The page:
The warm summer months can be an even more challenging time than normal for enforcing rules related to appropriate lab attire. This is a great time to review your company’s personal protective equipment (PPE) policy and see if it adequately addresses personal lab attire.
Including rules related to appropriate laboratory attire in a formal policy can help significantly with enforcement and compliance. If the PPE policy already includes this, it’s a perfect time to review the policy with all lab employees and others who may enter the lab when work is being conducted.
Appropriate laboratory attire should cover the torso, legs, and feet. Depending on the work being conducted at your company, this generally means that:
- Full leg coverage is required. Shorts or cropped pants that leave any part of the leg exposed should not be worn. Skirts should not be worn unless they completely cover the leg.
- Shirts or tops that cover the upper torso and shoulders should be worn. Tank tops should not be worn, but short-sleeve shirts are acceptable in most cases.
- Shoes must completely cover the feet. This means that flip flops, sandals, clogs, and other open-toed/open-heeled shoes should not be worn. Shoes made of porous materials provide only limited protection in a spill and should be avoided. Good shoes should be slip-resistant and protect the employee from splashes and sharp objects.
- Ties, scarves, and other loose clothing should not hang outside the lab coat to prevent contact with chemicals, biologicals, or other materials.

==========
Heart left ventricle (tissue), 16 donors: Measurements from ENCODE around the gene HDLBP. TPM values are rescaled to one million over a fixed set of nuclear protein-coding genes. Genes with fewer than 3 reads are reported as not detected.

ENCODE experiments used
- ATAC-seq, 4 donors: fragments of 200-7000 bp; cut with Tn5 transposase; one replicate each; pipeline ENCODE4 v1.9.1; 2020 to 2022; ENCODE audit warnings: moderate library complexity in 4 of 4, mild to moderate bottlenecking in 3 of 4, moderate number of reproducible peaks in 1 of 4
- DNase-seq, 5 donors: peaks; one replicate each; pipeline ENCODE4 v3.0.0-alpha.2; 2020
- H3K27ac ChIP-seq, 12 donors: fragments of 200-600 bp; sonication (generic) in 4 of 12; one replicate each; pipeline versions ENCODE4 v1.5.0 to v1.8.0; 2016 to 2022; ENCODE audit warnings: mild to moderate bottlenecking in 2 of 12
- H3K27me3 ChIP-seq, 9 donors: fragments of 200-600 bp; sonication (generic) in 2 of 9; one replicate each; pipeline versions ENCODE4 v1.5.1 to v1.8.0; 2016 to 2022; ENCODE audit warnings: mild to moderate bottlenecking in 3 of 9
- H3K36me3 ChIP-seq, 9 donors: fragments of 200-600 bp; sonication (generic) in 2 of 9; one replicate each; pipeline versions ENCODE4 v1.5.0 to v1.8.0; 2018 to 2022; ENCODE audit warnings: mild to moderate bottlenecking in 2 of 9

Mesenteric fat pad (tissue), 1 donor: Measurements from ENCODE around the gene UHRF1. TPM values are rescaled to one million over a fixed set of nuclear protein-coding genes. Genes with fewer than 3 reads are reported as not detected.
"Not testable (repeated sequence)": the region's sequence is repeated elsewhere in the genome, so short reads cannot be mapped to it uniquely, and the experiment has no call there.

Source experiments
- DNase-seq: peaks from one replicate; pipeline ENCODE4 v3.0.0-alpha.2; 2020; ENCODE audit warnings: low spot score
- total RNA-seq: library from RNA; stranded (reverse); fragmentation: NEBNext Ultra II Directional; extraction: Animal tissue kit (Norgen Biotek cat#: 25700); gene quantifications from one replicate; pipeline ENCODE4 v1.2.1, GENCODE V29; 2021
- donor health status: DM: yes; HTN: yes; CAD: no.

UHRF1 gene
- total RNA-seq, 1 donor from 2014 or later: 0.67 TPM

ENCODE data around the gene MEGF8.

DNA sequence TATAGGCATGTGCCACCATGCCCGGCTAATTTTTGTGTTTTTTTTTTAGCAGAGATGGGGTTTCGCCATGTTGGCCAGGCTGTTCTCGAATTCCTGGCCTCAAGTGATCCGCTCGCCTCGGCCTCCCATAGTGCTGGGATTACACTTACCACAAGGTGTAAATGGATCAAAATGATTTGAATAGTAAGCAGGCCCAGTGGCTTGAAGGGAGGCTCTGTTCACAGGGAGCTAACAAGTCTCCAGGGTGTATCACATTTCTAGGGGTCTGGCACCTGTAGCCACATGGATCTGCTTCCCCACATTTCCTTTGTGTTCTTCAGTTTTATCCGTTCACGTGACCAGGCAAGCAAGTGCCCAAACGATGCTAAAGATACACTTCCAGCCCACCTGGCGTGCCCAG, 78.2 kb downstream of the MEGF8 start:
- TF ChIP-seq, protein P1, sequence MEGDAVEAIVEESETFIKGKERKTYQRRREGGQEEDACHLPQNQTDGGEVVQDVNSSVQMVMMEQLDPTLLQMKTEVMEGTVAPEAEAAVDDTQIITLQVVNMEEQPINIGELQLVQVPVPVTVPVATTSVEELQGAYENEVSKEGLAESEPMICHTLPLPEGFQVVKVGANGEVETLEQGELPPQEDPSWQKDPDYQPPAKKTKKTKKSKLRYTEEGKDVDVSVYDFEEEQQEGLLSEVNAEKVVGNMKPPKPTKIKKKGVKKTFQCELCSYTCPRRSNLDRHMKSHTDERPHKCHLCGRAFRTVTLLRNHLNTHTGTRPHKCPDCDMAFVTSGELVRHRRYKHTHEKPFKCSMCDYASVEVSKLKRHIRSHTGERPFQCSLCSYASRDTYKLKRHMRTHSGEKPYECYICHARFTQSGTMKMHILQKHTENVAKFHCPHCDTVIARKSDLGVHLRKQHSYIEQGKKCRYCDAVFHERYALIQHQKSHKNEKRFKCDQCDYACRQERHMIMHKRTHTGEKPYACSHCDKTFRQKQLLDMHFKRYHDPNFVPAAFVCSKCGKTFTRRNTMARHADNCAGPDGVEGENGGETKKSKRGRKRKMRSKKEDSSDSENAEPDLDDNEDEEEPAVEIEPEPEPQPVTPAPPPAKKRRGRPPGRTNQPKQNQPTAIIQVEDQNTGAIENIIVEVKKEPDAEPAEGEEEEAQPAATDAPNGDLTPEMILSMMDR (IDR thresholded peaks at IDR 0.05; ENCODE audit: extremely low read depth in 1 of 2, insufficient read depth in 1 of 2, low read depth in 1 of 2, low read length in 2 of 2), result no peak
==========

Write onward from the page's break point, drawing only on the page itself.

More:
- Hats or other head apparel must not restrict vision or interfere with protective eyewear.
On these hot summer days, lab employees can bring long pants and closed-toed shoes to change into after arriving at work and then change back into cooler clothes when leaving for the day. It’s also a good idea to have a few pairs of scrubs available for use when individuals forget to wear proper personal attire. Having to wear scrubs once or twice might also encourage people to remember proper attire!
Wearing the appropriate personal attire in the laboratory can reduce the risk of exposure to hazardous agents and the potential of physical injury, and is an important part of a company’s PPE policy. For more information on developing a policy that is appropriate for the work conducted at your facility and for tips on enforcing it, please email email@example.com.
This blog was written by Beth Graham, our Associate Director of Quality, Research, and Training who has been with Safety Partners for the last 11 years.